Neil Young: Ohio Meaning
We're finally on our own.
This summer I hear the drumming,
Four dead in Ohio.
Gotta get down to it
Soldiers are cutting us down
Should have been done long ago.
What if you knew her
And found her dead on...
1TOP RATED#1 top rated interpretation:
May 4th 1970: Four Kent State students killed by their own country’s army.
All over America, protests like this one at Kent State college were breaking out, all with the same theme, the Anti-Vietnam war movement. This headline enraged so many people.
Within hours of this terrible event singer/songwriter Neil Young was scrawling the lyrics to a song that expressed all of his rage and horror towards this headline, the immortal anti-war hymn, ‘Ohio’. His band, Crosby, Stills, Nash and Young, were so eager to release the song that they only took a few takes to record it. It was liberated only 10 days after the shootings, reflecting the horrific social injustice of the events of that early May day.
Young was a widely outspoken musician at the time, and always relished the chance to express an opinion through song. ‘Ohio’ provided perhaps one of his most famous opportunities to do so. In its resentful lyrics and crashing guitars the song immediately captures all of Young’s idealism and fury.
‘Ohio’ opens with a cool electric guitar solo, followed by a steady, rhythmic drumbeat that sounds like a marching tune. Young cleverly uses the drumbeat to evoke an anthemic military theme that, ironically, would become the anthem to the counter-culture generation. ‘Ohio’ demands attention, and, no matter what your opinion is about it, you find yourself listening, obeying, angered and repulsed.
In only 10 lines, ‘Ohio’ is able to capture all of the, shock, outrage, and frustration felt towards the government in the wake of the shootings. People all over America were already standing opposed to the government and their war in Vietnam, and this song stirred them up even more.
The lyrics open with the ominous ‘Tin soldiers and Nixon’s coming’. ‘Tin soldiers’ refers to the Ohio National Guard, who were called in by the Mayor of Kent, when he believed the student protests were starting to get out of hand. The metaphor of ‘Tin soldiers’ shows how they blindly follow orders, manipulated by Nixon, the child who playfully manoeuvres them, handling their deadly weapons as if it were all a game. It’s as if he was vicariously watching from above, as the four helpless students were cut down in cold blood. “We're finally on our own” descibes how we can't count on our country, our army, or even our President to be on our side.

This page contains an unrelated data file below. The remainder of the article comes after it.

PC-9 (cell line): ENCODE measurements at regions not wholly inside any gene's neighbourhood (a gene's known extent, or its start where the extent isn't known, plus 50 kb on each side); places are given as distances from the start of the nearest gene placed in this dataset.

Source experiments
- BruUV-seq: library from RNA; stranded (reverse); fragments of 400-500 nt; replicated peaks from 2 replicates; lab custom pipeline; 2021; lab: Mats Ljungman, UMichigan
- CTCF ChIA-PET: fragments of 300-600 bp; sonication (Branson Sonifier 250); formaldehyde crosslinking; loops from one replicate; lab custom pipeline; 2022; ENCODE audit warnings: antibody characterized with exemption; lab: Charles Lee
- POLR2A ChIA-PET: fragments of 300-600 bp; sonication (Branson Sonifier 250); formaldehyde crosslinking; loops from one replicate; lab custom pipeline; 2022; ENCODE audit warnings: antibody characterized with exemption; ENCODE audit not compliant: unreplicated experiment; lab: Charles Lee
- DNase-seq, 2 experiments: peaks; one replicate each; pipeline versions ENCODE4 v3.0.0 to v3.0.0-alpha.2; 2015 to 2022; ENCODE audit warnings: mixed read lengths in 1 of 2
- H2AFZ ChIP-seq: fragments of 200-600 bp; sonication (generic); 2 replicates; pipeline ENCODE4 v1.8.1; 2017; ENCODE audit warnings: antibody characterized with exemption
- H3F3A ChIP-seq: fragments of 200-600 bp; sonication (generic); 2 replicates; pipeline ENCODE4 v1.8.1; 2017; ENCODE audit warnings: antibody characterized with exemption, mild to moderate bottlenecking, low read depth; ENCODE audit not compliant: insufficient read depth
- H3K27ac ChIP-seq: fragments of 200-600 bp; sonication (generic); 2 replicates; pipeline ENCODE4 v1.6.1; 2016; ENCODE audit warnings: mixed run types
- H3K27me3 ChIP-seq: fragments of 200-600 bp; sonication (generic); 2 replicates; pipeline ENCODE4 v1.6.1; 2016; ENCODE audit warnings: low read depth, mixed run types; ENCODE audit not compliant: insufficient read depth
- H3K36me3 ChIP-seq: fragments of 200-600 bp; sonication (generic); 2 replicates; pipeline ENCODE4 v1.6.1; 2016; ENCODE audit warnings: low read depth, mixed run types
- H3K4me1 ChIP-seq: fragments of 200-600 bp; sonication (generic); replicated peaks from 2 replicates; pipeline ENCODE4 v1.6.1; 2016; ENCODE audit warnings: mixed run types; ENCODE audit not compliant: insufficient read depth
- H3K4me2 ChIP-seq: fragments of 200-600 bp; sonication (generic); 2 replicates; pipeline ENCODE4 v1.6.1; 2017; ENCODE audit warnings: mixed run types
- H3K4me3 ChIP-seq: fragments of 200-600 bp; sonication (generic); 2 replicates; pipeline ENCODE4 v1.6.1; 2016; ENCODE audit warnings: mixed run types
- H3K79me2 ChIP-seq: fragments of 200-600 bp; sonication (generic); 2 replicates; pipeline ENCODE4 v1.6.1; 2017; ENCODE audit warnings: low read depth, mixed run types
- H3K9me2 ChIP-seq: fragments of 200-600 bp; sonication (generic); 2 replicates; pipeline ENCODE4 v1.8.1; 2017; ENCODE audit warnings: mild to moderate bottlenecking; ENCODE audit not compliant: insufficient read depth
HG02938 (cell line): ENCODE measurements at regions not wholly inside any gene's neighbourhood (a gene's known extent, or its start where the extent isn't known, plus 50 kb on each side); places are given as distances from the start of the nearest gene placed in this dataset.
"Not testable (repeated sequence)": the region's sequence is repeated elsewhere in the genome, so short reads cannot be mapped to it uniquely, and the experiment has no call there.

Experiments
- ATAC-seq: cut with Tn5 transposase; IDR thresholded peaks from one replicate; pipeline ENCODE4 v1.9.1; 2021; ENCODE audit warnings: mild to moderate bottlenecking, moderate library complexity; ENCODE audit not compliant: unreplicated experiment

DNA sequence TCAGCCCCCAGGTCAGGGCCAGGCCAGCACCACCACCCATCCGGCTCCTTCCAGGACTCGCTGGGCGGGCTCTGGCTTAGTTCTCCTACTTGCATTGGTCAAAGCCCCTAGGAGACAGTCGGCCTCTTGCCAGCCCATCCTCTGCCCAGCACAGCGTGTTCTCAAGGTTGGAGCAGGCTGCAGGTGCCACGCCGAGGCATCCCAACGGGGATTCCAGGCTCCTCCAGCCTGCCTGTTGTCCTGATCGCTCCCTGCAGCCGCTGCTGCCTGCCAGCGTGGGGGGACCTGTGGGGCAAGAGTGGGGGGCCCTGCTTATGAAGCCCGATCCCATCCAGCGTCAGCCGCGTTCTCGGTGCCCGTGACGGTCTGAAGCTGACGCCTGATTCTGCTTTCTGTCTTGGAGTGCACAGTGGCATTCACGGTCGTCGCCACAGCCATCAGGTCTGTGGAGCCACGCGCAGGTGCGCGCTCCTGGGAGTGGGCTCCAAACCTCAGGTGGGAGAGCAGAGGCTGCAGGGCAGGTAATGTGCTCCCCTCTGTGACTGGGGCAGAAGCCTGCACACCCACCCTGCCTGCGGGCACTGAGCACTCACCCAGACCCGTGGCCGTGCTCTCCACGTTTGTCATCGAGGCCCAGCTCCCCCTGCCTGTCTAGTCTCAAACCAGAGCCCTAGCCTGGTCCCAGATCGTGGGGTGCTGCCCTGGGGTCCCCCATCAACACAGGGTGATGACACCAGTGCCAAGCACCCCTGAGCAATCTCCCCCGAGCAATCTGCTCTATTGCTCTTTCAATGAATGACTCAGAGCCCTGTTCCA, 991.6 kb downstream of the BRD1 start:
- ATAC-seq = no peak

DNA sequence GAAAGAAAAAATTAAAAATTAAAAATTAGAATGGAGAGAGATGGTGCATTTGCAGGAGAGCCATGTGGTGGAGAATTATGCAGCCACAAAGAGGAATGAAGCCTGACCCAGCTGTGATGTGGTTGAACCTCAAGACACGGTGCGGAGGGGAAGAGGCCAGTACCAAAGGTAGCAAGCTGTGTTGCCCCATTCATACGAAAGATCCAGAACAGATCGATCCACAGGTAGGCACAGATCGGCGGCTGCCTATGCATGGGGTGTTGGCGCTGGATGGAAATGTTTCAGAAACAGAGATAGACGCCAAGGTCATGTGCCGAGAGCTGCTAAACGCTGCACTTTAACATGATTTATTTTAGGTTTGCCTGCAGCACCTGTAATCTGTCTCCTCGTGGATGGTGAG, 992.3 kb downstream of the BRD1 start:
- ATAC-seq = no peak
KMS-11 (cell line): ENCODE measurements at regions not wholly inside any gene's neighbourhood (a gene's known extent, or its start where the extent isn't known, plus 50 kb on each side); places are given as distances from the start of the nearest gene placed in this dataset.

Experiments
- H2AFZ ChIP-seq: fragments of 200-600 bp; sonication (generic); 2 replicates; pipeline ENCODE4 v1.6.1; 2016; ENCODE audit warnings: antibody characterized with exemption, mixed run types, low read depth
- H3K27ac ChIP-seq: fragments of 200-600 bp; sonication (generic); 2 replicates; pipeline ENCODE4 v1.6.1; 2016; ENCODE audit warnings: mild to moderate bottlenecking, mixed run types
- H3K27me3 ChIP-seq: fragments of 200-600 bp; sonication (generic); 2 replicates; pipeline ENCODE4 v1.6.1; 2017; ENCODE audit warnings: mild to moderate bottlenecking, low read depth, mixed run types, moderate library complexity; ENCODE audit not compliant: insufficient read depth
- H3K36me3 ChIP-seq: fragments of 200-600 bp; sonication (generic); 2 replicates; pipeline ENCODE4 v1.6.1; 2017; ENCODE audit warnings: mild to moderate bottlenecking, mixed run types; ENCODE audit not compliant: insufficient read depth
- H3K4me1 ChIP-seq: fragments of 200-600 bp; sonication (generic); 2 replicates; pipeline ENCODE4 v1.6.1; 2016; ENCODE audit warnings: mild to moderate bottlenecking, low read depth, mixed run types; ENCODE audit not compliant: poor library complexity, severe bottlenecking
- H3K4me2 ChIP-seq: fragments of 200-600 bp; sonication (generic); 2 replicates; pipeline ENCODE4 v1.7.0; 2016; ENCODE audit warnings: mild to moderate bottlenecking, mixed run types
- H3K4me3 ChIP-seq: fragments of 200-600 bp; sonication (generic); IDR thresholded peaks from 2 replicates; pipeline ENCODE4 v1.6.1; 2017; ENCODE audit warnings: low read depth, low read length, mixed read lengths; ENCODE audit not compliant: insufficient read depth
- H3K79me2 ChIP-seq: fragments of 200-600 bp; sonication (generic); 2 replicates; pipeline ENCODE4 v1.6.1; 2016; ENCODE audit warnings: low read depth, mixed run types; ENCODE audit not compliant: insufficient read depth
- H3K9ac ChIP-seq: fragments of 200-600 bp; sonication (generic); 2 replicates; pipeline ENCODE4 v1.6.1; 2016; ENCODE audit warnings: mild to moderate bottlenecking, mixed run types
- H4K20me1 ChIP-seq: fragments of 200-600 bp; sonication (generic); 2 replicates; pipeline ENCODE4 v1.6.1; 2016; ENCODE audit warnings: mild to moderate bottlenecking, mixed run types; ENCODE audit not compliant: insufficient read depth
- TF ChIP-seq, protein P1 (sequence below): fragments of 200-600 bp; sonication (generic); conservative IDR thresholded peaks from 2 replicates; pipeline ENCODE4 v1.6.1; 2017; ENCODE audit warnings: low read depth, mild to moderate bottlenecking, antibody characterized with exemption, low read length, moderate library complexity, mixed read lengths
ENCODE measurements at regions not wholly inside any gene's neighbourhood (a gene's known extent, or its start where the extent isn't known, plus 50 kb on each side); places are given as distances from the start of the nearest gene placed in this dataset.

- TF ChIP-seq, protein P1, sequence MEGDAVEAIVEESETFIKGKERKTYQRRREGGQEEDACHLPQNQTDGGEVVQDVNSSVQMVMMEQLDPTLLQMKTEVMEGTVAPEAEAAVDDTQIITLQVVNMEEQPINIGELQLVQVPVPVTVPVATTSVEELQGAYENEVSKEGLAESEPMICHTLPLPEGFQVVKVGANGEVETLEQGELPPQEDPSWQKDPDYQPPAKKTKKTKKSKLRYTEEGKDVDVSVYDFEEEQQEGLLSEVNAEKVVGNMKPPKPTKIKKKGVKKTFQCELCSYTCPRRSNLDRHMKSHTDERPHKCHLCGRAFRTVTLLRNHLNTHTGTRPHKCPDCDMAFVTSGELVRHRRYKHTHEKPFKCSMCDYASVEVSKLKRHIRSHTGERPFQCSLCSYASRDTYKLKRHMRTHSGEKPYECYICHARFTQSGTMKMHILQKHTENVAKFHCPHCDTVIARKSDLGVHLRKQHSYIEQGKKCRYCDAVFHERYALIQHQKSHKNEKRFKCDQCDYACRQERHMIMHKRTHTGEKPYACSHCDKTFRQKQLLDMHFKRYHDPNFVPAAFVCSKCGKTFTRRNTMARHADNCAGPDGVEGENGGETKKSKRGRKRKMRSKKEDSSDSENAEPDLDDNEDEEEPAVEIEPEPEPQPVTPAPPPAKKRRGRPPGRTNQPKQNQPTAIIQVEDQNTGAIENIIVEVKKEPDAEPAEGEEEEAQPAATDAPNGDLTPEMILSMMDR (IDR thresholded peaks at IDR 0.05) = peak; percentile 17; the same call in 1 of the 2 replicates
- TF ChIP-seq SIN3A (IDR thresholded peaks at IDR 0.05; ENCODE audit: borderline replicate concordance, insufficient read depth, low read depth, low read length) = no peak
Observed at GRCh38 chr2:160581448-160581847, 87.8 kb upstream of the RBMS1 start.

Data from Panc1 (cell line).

The song was banned in some parts of the country because of its anti-Nixon stance. Many people, including Young, believed the events at Kent State college were all President Nixon’s fault, and that he should have handled the situation better. Crosby said that Young keeping Nixon's name in the lyrics was 'the bravest thing I ever heard.' When Young over-confidently barks out ‘Nixon’s coming’ in the lyrics, you can hear the challenge in his voice. It’s as though at the end of the song he’s going to step back and say, ‘That’s what I think of you. What are you going to do about it?’ Young seemed to be well aware of the consequences, but appeared to be indignant and looking for someone to blame.
When Young sings ‘This summer I hear the drumming’ he straight away puts the image of a group of young protesters, cruelly surrounded and helpless, as the Tin Soldiers approach, marching to the beat of a drum. The repetition of the line “Four dead in Ohio” further drums the horror into your brain as Young evenly and matter-of -factly reports the details.
’What if you knew her/And found her dead on the ground’ bluntly brings the song down to earth, and makes you feel it. The lyrics are no longer remote and impersonal but specific and heart breaking. The rhetorical question really makes you think about how you would feel if it were your family or friends that were the chosen victims of the massacre.